In that dead hour of the morning, the last before the horizon begins to blush with the dawning sun, when the cold and the shadows are deepest, a spindly figure crawls over the crest of a northern hill to gaze upon the villages below. Her hair is darker than the surrounding moonless night and gnarled in unworkable, wiry mats. It tumbles around a malnourished figure, seemingly forced onto her hands beneath her own meager weight. She is unshapely and clothed in black rags. The maiden’s arms, though bony and feeble, end not in dainty hands but with the large paw of a wolf. Her face is pale and sallow, the skin gauntly stretching over what would be elegant bones. She seems at once both an ill youth and a haggard crone.
The monster’s canine claws dig hungrily into the earth, as she surveys each farmer’s domain, conspiring how to worm into the homes of hapless peasants and sew exquisite destruction. But it is not yet time.
She flicks a tongue over her fangs and waits, her power growing with every moment. Inhuman eyes—cat-like pupils amid a pool of glowing yellow—flick to a bed of plants below. There, stands a sole bloom; one single, persistent flower. The creature watches patiently, ravenously as frost begins to crystallize on its innocent, violet petals. The bloom bends and then crinkles. Its color fades and it sinks to the ground.
Morena, goddess of death, night and winter, then beams with a wicked smile. She rises and with force unimaginable from such a pathetic body springs forward, bounding into the valley. For now, it is her domain.
A while ago, I had the opportunity to learn about the ancient rituals surrounding the Slavic goddess Morena. With song and skit, performing students depicted the pagan traditions that their ancestors had practiced. These peoples’ hatred for the witch of winter ran so deep that every spring they would hold a festival to purge the land of her evil.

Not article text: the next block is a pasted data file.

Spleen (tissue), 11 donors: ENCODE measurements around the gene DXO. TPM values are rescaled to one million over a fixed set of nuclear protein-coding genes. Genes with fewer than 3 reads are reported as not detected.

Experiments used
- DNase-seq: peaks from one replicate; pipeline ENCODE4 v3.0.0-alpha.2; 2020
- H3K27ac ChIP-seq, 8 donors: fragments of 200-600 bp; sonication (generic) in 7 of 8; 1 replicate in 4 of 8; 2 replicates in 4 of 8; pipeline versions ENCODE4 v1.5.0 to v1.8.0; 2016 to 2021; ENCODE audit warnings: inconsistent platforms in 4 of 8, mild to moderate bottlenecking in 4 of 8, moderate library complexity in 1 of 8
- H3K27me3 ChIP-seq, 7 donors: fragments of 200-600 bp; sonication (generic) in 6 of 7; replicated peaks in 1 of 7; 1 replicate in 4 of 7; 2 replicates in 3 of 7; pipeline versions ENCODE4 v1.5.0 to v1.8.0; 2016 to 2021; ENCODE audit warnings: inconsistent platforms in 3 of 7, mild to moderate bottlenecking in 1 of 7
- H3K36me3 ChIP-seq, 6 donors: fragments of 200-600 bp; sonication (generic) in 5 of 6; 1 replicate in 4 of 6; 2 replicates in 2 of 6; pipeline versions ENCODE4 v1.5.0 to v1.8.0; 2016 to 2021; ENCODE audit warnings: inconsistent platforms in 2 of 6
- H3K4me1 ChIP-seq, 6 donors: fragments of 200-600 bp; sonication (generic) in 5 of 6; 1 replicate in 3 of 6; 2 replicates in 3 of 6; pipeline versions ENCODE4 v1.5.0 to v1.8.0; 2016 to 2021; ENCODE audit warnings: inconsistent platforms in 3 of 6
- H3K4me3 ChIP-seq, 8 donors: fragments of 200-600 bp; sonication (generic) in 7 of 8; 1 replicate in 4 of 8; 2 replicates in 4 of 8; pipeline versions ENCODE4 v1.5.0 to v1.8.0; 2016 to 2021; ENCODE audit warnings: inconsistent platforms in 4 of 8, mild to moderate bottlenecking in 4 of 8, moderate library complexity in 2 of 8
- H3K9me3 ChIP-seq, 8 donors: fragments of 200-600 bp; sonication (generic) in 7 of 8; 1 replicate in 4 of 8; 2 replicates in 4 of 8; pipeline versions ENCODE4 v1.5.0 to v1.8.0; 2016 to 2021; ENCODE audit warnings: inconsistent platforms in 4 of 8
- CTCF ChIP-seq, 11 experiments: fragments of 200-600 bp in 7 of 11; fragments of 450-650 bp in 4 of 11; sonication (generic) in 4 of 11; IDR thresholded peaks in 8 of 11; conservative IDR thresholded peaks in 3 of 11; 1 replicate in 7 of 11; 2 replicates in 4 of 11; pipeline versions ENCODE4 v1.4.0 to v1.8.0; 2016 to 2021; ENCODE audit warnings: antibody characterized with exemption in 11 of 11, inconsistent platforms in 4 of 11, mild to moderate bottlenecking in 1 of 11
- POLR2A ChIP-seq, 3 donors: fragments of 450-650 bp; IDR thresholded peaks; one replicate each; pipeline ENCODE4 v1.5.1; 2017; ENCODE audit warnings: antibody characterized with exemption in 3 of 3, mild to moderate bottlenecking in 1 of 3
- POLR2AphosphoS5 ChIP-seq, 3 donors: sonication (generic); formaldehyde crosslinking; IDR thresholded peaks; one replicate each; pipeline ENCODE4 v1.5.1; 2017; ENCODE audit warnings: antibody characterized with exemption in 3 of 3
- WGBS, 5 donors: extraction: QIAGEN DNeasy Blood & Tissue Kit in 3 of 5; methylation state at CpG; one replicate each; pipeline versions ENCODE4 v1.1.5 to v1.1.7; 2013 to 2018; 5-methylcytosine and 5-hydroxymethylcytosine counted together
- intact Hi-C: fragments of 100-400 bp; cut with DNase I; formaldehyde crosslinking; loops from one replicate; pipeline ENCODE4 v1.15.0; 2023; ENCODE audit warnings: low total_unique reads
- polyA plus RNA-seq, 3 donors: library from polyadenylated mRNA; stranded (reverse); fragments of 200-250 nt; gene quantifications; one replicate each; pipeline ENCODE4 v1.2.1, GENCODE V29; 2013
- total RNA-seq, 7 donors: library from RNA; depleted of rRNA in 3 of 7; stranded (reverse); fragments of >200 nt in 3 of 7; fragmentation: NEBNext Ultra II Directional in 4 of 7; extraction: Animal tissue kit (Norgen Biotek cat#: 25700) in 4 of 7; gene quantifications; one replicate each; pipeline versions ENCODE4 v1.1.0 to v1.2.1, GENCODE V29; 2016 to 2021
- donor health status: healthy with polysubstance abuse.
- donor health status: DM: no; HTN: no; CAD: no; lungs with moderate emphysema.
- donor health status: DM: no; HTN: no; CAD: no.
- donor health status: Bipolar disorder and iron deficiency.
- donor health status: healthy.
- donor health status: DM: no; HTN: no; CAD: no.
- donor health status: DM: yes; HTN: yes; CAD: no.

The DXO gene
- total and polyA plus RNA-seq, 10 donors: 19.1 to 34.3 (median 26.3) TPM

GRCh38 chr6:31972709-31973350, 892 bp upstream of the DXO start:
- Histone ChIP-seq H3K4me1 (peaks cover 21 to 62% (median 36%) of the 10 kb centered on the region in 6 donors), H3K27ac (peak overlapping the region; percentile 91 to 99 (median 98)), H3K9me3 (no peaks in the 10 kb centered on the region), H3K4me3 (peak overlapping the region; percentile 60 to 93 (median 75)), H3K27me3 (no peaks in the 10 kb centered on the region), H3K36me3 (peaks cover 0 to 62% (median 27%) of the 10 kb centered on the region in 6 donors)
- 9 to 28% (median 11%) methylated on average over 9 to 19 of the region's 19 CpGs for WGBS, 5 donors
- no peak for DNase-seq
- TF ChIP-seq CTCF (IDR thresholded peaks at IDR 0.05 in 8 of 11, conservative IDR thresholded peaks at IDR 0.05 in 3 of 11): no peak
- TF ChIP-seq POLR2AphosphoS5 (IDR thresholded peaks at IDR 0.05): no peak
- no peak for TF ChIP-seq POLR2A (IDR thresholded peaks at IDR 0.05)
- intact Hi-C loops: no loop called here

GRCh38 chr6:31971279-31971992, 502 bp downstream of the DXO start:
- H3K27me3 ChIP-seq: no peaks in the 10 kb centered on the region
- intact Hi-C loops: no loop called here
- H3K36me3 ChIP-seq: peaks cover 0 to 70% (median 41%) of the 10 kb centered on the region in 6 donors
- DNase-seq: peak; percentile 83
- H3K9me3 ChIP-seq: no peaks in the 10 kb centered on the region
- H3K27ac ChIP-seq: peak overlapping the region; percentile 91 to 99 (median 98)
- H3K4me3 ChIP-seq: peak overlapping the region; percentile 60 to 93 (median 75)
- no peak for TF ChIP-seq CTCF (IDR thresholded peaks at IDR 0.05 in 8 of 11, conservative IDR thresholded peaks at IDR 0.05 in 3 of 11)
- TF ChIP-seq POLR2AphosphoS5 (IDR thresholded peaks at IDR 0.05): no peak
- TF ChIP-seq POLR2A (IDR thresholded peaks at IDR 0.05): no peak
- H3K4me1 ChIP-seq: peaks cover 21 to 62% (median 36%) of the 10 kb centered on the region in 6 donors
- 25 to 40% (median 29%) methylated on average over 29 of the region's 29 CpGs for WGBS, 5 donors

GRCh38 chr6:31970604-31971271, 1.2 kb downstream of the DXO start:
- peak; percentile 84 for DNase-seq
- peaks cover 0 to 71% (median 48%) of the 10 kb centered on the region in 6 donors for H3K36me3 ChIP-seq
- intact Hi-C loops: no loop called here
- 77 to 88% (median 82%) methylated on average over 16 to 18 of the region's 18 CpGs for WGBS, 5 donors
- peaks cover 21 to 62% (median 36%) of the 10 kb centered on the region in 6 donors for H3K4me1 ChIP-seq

During these celebrations, Slavic villagers would leap over large fires, allowing the licking flames to cleanse their souls. A cloth and straw doll, often put together by the village children, would be dressed to look like a young girl. This was meant to represent Morena. The Slavs would then parade the effigy to the nearest lake or river, set her ablaze and/or tear her clothing, then symbolically drown her in the water. This released them from the grasp of winter and allowed spring to return. (A responsibility we Americans have since delegated to a groundhog.)
To them, the exile of Morena was also an invitation to Vesna, the goddess of spring and fertility. The two powers—life and death, winter and spring—could exist in the same place at the same time. Therefore, as Morena fled the villagers’ march, Vesna would waltz back into the land, bringing prosperity in her wake.
Flames climb the straw and cloth body of the doll, crackling and sputtering behind as it moves through the forest. Adorned in the garb of a young girl and held aloft by a man with a tree branch, the effigy leads a singing and dancing, jovial parade of people. It has been a hard winter, but their village escaped without many losses. They had won against nature and celebrate the coming abundance. For spring is nearing.
Up the path, on all fours, Morena flees from the villagers, stumbling over paws which have suddenly become useless and heavy. She struggles to carry herself forward, but fear of the pain pursuing her pushes the witch on. Even so, she cannot escape the passion in the songs resounding behind her. She each word as a spear through her heart.
Morena skids across the sandy-soil of the river bank, halting just short of the swift water. She climbs a boulder, gasping for air, but, out of desperation, coils up and tries to jump the water anyway. The villagers, now in sight of the river as well, give a cheer! Their cry sends the goddess tumbling into the rapids, where she fails helplessly against the current. As the villagers reach the bank, they grow louder and happier, then dunk the flaming doll into the water, banishing winter in that moment. Down the violent flow, Morena’s head bobs out one last time, with a wretched gasp, then does not again break the surface.
Away from the celebrations, a blushing face looks onward. She hides behind a tree whose bark seems to mold with the lush hazel hair that cascades over her shoulders to her waist below. She giggles, bringing a soft hand to her lips. The laugh reaches expressive eyes the color of sunlight through the leaves. Her full figure stands nude below—as if born from—the spring’s first budding tree.